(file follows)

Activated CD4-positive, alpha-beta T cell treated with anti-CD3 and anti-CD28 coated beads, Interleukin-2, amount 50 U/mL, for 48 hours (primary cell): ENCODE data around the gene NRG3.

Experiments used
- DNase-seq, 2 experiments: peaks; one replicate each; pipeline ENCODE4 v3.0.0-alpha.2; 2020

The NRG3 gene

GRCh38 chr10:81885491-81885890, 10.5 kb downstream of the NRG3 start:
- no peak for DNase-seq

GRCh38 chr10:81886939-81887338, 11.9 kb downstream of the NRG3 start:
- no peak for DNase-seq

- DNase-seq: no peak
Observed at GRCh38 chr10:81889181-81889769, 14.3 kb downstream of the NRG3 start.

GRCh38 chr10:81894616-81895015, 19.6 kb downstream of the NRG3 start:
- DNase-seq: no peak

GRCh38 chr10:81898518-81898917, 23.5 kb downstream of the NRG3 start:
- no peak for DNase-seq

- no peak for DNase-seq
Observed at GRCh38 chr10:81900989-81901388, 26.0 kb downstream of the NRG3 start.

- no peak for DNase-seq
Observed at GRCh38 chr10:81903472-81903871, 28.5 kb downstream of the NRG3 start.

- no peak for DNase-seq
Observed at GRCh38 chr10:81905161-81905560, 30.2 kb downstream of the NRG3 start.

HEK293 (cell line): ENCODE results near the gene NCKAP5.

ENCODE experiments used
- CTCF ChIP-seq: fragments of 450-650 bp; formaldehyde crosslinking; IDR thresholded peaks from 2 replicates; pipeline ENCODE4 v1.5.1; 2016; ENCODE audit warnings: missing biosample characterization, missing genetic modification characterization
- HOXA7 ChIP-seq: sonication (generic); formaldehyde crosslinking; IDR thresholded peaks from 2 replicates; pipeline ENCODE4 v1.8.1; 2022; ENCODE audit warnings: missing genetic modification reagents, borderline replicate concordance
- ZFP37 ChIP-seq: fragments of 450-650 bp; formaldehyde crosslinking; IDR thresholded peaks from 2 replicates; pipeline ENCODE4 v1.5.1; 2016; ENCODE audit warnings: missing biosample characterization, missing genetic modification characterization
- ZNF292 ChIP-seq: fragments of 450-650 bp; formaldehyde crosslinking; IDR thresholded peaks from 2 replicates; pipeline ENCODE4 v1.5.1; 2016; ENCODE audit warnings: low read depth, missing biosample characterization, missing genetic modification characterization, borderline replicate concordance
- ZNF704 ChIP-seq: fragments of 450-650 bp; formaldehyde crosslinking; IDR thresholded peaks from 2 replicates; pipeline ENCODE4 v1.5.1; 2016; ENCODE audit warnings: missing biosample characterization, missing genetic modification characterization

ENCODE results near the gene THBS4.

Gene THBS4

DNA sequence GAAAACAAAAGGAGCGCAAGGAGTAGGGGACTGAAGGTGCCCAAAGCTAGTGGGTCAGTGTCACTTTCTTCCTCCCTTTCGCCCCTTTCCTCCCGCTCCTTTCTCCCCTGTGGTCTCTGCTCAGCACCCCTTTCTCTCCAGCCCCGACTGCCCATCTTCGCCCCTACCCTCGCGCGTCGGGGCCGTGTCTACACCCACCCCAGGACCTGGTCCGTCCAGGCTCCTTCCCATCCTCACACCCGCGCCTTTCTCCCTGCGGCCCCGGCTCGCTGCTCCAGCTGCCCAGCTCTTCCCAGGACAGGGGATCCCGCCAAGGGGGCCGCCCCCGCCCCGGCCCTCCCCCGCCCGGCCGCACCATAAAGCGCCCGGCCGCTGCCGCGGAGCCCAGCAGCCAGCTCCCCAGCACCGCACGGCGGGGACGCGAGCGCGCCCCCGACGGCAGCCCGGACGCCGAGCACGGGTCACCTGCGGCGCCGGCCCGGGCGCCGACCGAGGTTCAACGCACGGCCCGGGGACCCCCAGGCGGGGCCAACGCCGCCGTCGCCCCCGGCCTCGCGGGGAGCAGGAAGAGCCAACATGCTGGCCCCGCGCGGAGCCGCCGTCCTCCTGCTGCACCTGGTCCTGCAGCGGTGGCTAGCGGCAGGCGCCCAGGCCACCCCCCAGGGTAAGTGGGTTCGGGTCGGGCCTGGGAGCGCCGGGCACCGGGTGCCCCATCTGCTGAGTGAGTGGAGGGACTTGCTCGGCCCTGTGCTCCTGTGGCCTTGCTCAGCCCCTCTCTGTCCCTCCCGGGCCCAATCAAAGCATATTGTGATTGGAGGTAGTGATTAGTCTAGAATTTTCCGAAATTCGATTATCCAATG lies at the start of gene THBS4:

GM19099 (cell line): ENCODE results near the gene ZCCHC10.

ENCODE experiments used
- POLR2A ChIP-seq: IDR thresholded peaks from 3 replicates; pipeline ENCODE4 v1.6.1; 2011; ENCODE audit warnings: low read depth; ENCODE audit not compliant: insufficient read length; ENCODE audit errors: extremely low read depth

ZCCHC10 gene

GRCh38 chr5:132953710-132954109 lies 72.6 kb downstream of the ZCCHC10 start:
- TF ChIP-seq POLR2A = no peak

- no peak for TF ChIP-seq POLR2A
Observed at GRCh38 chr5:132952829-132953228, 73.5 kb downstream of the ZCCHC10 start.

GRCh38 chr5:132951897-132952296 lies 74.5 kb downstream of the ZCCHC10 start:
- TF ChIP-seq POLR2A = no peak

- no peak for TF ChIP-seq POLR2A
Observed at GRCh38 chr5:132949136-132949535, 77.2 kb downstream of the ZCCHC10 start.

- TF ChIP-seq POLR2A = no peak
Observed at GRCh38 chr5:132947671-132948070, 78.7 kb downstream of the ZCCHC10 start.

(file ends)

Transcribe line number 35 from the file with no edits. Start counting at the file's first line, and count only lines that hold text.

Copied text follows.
GRCh38 chr5:132953710-132954109 lies 72.6 kb downstream of the ZCCHC10 start: